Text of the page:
- Ensure that your sick and leave policies are consistent with public health guidelines and that staff are informed about these policies. Whenever possible, offer paid sick leave.
- All employee health information is confidential, even during a crisis. Employers should not reveal the identities of infected employees.
- In most circumstances the Americans with Disabilities Act (ADA) prohibits employers from asking employees about health conditions. However, the U.S. Equal Employment Opportunity Commission (EEOC) does allow for some exceptions to mitigate the negative impact of pandemics in the workplace. The EEOC recommends that employers follow CDC guidelines and has provided additional guidance about employer actions during an influenza pandemic.
- Do not ignore racist remarks, condemn racist rhetoric and actions when they occur.
- Do not use images or terms that reinforce negative stereotypes like “Wuhan virus.”
- Discuss and enforce anti-discrimination and anti-harassment policies with volunteers and staff.
- Monitor social media platforms for racist behaviors.
- Craft your own public statement. Resources are available from the Association for Asian American Studies and Asian American Journalists Association.
- Pioneer’s Assistance Fund COVID-19 Emergency Grant: One-time grants for movie theater workers laid off or furloughed due to COVID-19.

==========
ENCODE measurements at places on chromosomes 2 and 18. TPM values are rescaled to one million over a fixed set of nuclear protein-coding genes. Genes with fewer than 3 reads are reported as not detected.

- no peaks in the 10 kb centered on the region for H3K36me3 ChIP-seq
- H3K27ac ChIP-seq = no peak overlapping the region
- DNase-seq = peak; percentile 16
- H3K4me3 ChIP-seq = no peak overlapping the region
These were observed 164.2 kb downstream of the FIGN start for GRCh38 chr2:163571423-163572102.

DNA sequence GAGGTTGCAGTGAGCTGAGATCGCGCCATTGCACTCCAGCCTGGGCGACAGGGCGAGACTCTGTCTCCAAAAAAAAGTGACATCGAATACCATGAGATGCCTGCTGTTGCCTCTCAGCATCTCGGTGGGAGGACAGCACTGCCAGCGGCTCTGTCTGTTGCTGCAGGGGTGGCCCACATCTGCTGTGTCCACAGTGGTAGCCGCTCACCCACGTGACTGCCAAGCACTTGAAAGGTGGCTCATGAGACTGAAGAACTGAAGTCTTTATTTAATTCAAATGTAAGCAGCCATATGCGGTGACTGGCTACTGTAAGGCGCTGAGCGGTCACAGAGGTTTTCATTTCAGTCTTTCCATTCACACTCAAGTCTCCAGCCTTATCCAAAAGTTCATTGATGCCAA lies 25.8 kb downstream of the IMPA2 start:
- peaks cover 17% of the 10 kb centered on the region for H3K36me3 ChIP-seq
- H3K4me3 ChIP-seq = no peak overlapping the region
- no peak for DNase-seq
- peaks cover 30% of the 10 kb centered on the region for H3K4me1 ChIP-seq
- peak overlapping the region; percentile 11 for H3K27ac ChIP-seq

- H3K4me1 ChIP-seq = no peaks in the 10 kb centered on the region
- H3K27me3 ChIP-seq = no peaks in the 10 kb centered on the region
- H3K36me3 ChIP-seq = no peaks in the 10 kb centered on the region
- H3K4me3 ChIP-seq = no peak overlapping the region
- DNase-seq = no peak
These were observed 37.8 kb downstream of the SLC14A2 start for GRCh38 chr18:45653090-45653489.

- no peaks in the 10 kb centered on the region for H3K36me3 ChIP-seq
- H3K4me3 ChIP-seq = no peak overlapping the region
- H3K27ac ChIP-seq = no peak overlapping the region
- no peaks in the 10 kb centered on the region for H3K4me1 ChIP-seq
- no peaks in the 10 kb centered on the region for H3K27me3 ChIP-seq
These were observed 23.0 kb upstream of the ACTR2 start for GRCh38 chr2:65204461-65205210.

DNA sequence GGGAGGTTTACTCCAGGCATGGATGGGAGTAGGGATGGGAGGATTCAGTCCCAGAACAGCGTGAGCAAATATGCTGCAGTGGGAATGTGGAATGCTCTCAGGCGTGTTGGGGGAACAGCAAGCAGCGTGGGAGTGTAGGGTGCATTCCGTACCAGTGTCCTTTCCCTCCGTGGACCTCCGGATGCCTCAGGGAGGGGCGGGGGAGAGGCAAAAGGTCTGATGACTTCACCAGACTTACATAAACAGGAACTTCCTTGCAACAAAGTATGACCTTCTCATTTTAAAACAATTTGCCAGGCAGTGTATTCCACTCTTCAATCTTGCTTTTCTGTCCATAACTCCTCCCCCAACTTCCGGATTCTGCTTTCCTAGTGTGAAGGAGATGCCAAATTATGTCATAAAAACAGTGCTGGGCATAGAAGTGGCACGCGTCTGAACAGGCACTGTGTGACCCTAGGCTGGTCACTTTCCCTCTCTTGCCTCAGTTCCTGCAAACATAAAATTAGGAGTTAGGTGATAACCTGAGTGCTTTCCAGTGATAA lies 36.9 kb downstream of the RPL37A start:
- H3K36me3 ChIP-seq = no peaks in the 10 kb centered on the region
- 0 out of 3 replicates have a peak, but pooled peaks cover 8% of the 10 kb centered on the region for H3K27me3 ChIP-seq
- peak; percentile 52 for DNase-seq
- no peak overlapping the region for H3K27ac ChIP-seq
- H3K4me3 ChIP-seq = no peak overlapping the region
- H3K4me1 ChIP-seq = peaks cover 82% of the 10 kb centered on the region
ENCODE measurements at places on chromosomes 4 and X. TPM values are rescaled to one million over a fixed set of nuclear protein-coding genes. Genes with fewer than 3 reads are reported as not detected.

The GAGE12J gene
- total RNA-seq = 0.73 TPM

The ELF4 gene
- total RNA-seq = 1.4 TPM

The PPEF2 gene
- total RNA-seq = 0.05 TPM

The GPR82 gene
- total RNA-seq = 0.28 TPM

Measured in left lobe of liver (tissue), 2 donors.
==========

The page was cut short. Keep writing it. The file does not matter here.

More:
- Learn how to apply for unemployment benefits.
- You may be able to temporarily pause payments on Federal Student Loans without interest accruing. Read more here.
- If your employer provided health-insurance has been terminated you may qualify for medicaid. Read more here.
- The CDC currently recommends that individuals and families have access to two weeks worth of important supplies and medications. However, do not stockpile. Panic buying masks, cleaning supplies, canned goods, and sanitizers contributes to shortages, price gouging, and puts vulnerable community members at risk.
- Include a public announcement about steps your theater is taking to prevent the spread of COVID-19.
- Discourage sick patrons from attending screenings. Offer full refunds to sick patrons.
- Enhance cleaning efforts: prepare cleaning checklists, stagger screenings to allow more time for cleaning between shows, regularly clean surfaces and touch-points (knobs, railings, touchscreens, dispensers).
- Make hand sanitizer, napkins, tissues, and soap readily available to guests.
- Make trash cans readily available for the disposal of tissues and napkins. Change trash regularly.
- Reduce capacity so that audience members can sit 2-3 seats apart.
- Post hand washing instructions at sinks.
- Minimize touching customers phones, credit cards, and tickets. If possible allow customers to swipe or insert cards themselves.
- Coronavirus Emergency Loans: Small Business Guide and Checklist
- Small Business Owner’s Guide to the CARES Act
- CDC Business Pandemic Influenza Preparedness Checklist
- CDC Interim Guidance for Mass Gatherings or Large Community Events
- CDC COVID-19 Summary
- CDC Interim Guidance for Businesses and Employers to Respond to COVID-1
- CDC Community Mitigation Guidelines to Prevent Pandemic Influenza (Review Section on Community NPIs)
- Resources to Address Coronavirus Racism
- Talking about Coronavirus: Centering Language around Inclusion, Empowerment, and Justice
- “All the Concerts, Festivals, and Productions Affected by Coronavirus” Vulture
Note: We will regularly update this post as the situation evolves. Last updated at 9:41 AM ET on April 2, 2020.